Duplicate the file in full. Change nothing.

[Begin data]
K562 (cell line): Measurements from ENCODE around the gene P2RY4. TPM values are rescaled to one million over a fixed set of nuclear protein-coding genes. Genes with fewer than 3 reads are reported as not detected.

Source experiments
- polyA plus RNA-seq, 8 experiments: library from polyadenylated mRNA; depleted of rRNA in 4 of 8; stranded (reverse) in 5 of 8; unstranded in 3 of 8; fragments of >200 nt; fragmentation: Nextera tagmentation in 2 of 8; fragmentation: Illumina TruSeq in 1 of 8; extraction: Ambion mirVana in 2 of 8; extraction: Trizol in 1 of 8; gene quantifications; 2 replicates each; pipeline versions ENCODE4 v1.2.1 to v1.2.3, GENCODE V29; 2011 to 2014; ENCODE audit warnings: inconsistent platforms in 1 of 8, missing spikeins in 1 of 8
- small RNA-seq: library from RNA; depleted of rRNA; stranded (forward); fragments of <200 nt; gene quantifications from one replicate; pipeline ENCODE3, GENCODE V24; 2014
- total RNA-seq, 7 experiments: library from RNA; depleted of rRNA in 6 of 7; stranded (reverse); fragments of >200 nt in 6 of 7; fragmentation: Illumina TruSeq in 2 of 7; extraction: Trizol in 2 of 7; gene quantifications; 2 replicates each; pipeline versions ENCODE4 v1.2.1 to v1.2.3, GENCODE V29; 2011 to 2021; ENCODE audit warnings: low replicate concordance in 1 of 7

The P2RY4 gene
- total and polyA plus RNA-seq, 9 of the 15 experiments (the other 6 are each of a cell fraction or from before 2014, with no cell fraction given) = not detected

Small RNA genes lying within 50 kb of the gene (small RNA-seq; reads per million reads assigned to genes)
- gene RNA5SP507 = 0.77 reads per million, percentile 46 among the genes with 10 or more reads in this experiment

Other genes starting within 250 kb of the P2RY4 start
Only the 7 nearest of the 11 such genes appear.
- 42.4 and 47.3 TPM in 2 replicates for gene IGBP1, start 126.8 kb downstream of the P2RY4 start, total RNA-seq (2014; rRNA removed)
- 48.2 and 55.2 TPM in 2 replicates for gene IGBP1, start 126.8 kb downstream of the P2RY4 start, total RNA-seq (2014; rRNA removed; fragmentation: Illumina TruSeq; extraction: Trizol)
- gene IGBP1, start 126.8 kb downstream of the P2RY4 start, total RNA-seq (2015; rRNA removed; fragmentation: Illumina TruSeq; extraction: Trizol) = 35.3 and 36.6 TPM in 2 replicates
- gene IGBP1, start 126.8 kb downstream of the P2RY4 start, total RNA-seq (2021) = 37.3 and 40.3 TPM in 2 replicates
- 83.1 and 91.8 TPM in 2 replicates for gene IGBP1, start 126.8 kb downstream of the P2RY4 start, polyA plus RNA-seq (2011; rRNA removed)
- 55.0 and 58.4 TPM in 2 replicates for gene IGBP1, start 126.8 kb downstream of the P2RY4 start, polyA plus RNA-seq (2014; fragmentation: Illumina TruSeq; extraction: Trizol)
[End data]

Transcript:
K562 (cell line): Measurements from ENCODE around the gene P2RY4. TPM values are rescaled to one million over a fixed set of nuclear protein-coding genes. Genes with fewer than 3 reads are reported as not detected.

Source experiments
- polyA plus RNA-seq, 8 experiments: library from polyadenylated mRNA; depleted of rRNA in 4 of 8; stranded (reverse) in 5 of 8; unstranded in 3 of 8; fragments of >200 nt; fragmentation: Nextera tagmentation in 2 of 8; fragmentation: Illumina TruSeq in 1 of 8; extraction: Ambion mirVana in 2 of 8; extraction: Trizol in 1 of 8; gene quantifications; 2 replicates each; pipeline versions ENCODE4 v1.2.1 to v1.2.3, GENCODE V29; 2011 to 2014; ENCODE audit warnings: inconsistent platforms in 1 of 8, missing spikeins in 1 of 8
- small RNA-seq: library from RNA; depleted of rRNA; stranded (forward); fragments of <200 nt; gene quantifications from one replicate; pipeline ENCODE3, GENCODE V24; 2014
- total RNA-seq, 7 experiments: library from RNA; depleted of rRNA in 6 of 7; stranded (reverse); fragments of >200 nt in 6 of 7; fragmentation: Illumina TruSeq in 2 of 7; extraction: Trizol in 2 of 7; gene quantifications; 2 replicates each; pipeline versions ENCODE4 v1.2.1 to v1.2.3, GENCODE V29; 2011 to 2021; ENCODE audit warnings: low replicate concordance in 1 of 7

The P2RY4 gene
- total and polyA plus RNA-seq, 9 of the 15 experiments (the other 6 are each of a cell fraction or from before 2014, with no cell fraction given) = not detected

Small RNA genes lying within 50 kb of the gene (small RNA-seq; reads per million reads assigned to genes)
- gene RNA5SP507 = 0.77 reads per million, percentile 46 among the genes with 10 or more reads in this experiment

Other genes starting within 250 kb of the P2RY4 start
Only the 7 nearest of the 11 such genes appear.
- 42.4 and 47.3 TPM in 2 replicates for gene IGBP1, start 126.8 kb downstream of the P2RY4 start, total RNA-seq (2014; rRNA removed)
- 48.2 and 55.2 TPM in 2 replicates for gene IGBP1, start 126.8 kb downstream of the P2RY4 start, total RNA-seq (2014; rRNA removed; fragmentation: Illumina TruSeq; extraction: Trizol)
- gene IGBP1, start 126.8 kb downstream of the P2RY4 start, total RNA-seq (2015; rRNA removed; fragmentation: Illumina TruSeq; extraction: Trizol) = 35.3 and 36.6 TPM in 2 replicates
- gene IGBP1, start 126.8 kb downstream of the P2RY4 start, total RNA-seq (2021) = 37.3 and 40.3 TPM in 2 replicates
- 83.1 and 91.8 TPM in 2 replicates for gene IGBP1, start 126.8 kb downstream of the P2RY4 start, polyA plus RNA-seq (2011; rRNA removed)
- 55.0 and 58.4 TPM in 2 replicates for gene IGBP1, start 126.8 kb downstream of the P2RY4 start, polyA plus RNA-seq (2014; fragmentation: Illumina TruSeq; extraction: Trizol)